“The new estimates show that progress in reducing hunger during the past 20 years has been better than previously believed, and that, given renewed efforts, it may be possible to reach the MDG hunger target at the global level by 2015. However, the number of people suffering from chronic undernourishment is still unacceptably high, and eradication of hunger remains a major global challenge.

“This year’s report also discusses the role of economic growth in reducing undernourishment. Sustainable agricultural growth is often effective in reaching the poor because most of the poor and hungry live in rural areas and depend on agriculture for a significant part of their livelihoods.

“However, growth will not necessarily result in better nutrition for all. Policies and programmes that will ensure “nutrition-sensitive” growth include supporting increased dietary diversity, improving access to safe drinking water, sanitation and health services and educating consumers regarding adequate nutrition and child care practices.

“Economic growth takes time to reach the poor, and may not reach the poorest of the poor. Therefore, social protection is crucial for eliminating hunger as rapidly as possible. Finally, rapid progress in reducing hunger requires government action to provide key public goods and services within a governance system based on transparency, participation, accountability, rule of law and human rights.”

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Literature Review and Institutional Analysis: Toward an Integrated Approach for Addressing Malnutrition in Zambia (IFPRI)

In Under-nutrition on August 28, 2012 at 8:09 pm

by Jody Harris and Scott Drimie

IFPRI Discussion Paper 01200 – August 2012

 

Abstract

Due to the predominance of direct, specific interventions in nutrition for development, the health sector tends to own nutrition, with interventions customarily implemented through health programs. That the agriculture sector should also be a vehicle for improved nutrition is intuitive, but this sector often delivers neither good nutrition nor food security to the most vulnerable in the population. The complex and multisectoral nature of malnutrition may explain why it has not been effectively addressed, even though we know many of the solutions; intersectoral action is critical to addressing this complexity, but to date there is no consensus on how intersectoral solutions are best implemented or institutionalized. This review brings together experiences from across Sub-Saharan Africa in order to draw out recommendations for improved intersectoral implementation going forward, and assesses how these findings apply specifically to the Zambian context.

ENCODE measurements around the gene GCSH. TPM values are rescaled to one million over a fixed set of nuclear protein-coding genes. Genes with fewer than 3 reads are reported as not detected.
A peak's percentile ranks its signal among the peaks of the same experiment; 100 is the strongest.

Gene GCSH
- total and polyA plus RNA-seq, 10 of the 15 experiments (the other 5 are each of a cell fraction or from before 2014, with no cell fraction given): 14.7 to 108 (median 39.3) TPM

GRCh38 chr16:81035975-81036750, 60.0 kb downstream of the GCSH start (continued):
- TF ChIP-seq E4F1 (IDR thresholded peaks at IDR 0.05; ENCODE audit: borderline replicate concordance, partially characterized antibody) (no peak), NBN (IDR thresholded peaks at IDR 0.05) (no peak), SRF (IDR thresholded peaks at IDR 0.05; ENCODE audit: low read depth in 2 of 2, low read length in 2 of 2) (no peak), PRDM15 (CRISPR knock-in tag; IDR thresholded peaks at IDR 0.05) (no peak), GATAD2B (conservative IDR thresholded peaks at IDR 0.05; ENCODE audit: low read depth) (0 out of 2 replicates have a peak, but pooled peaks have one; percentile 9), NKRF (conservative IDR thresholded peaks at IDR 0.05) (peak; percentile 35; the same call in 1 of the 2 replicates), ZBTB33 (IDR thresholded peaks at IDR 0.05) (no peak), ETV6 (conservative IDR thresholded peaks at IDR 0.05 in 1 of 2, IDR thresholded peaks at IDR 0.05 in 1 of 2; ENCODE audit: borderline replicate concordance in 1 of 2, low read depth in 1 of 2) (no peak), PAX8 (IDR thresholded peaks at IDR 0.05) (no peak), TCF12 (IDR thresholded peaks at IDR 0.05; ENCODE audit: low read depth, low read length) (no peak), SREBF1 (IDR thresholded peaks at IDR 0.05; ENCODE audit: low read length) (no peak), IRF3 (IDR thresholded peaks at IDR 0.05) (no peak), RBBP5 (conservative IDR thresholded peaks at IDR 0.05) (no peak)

The experiences reviewed suggest three broad barriers to intersectoral collaboration for nutrition: low political commitment and mobilization; sector-bound organizational structures and weak coordinating bodies; and lack of human resources and capacity. Key lessons for improved intersectoral implementation include the role of advocacy in framing the problem in context and highlighting mutual gains for different sectors, to create the political will and working space for nutrition action; the importance of organizational arrangements, including convening or coordinating bodies with multisectoral credibility to facilitate mobilizing and resourcing power; and the importance of building not only technical but also strategic capacity to manage multisectoral relationships for improved nutrition outcomes. Ultimately, these solutions will have to be tailored to country contexts.